Thirty-five years — that’s how long it took for singer-songwriter Vashti Bunyan to be convinced there was an audience ready for a followup to her long-lost 1970 classic, the Joe Boyd-produced “Just Another Diamond Day.” Among this swelling fan base was the likes of latter-day hip folkies such as Devendra Banhart and Joanna Newsom, both of whom guested on her comeback album, 2005’s “Lookaftering.” With one of the most unlikely of pop resurrections in place, who can blame Bunyan’s label for now trawling through the vaults and cashing in with this two-CD set of her earliest recordings?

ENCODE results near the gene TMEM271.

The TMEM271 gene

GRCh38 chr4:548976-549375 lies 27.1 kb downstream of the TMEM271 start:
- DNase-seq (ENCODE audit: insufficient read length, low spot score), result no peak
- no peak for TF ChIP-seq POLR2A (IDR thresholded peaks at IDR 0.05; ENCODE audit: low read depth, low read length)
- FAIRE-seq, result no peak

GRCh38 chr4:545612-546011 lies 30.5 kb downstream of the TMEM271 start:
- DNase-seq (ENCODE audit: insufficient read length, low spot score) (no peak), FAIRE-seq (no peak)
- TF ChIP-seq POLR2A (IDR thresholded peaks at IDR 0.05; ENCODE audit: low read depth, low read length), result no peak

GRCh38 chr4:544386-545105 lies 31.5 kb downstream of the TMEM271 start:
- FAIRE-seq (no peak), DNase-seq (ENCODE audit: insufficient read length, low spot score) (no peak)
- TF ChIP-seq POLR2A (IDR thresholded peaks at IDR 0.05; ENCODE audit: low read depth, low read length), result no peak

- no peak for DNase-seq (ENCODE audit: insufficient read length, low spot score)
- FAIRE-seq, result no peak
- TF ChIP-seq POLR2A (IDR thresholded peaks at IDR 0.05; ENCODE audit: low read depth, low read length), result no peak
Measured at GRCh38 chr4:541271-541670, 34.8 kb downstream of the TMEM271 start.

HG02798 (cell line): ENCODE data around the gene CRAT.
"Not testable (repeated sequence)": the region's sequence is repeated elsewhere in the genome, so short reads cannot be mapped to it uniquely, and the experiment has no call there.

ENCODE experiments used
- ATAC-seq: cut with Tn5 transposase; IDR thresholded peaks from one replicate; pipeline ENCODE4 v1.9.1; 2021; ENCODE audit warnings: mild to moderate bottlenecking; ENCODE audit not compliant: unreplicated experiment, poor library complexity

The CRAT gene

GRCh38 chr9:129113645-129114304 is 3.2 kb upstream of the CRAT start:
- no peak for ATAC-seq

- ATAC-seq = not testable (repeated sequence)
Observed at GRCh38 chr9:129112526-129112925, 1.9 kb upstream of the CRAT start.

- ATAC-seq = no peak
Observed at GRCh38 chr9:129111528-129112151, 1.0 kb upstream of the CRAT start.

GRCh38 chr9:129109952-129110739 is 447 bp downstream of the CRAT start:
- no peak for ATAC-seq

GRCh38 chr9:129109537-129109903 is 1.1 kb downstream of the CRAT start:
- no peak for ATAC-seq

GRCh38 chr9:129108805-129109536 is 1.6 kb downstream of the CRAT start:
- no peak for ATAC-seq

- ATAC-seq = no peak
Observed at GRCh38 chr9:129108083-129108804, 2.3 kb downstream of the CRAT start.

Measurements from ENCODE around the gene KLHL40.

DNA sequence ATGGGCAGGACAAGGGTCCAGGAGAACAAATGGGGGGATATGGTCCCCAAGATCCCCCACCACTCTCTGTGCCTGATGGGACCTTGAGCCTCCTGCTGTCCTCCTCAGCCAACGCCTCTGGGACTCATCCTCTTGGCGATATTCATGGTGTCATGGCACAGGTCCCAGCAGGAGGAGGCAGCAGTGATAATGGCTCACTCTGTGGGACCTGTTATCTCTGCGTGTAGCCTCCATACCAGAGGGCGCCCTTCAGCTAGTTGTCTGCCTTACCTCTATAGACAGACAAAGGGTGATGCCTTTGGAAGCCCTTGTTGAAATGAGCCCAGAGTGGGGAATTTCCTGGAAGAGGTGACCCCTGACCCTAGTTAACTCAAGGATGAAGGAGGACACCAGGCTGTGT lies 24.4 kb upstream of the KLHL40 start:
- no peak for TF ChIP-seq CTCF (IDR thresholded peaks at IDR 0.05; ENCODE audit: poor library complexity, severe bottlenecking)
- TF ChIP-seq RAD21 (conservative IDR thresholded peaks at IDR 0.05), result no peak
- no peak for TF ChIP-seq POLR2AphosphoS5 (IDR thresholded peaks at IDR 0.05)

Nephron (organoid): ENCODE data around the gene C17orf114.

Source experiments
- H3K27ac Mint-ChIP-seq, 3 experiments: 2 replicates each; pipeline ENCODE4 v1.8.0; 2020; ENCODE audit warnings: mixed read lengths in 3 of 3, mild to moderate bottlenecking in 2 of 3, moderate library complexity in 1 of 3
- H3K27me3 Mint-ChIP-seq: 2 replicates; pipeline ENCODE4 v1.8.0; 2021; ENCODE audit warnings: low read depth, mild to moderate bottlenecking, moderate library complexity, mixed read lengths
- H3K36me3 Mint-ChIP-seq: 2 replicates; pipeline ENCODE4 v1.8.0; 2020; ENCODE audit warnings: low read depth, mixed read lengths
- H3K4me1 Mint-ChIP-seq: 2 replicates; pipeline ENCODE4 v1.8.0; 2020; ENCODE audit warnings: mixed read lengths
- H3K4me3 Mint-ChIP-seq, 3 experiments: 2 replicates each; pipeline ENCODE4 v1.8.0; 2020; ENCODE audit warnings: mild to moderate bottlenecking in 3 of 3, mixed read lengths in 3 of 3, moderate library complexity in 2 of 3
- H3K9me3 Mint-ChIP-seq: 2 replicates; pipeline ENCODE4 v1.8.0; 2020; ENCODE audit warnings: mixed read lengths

Subtitled “Singles and Demos 1964-1967,” it collects Bunyan’s initial 45s, first when The Rolling Stones’ impresario Andrew Loog Oldham plucked her as Decca Records’ next Marianne Faithfull, then when she signed to Columbia. Also here are acetate demos and crackly home recordings found in her brother’s attic years after they were recorded.
The Faithfull comparisons are apt. Then 20 and a fan of mainstream fare such as The Everly Brothers, Buddy Holly and Rick Nelson — Bunyan always rejected the “folk singer” tag she earned for herself with the wistful, acoustic “Just Another Diamond Day” — these songs pitch a stately female English voice couched in baroque, orchestral arrangements. As with Faithfull’s debut single, Oldham roped in Jagger-Richards to write Bunyan’s first 45 on the lushly produced title track. Like all the singles here, it flopped on release. Better still is the twee-but-very-lovely “Coldest Night of the Year,” which, with its girl-boy vocal interplay, will have Belle and Sebastian fans wetting their beds with excitement.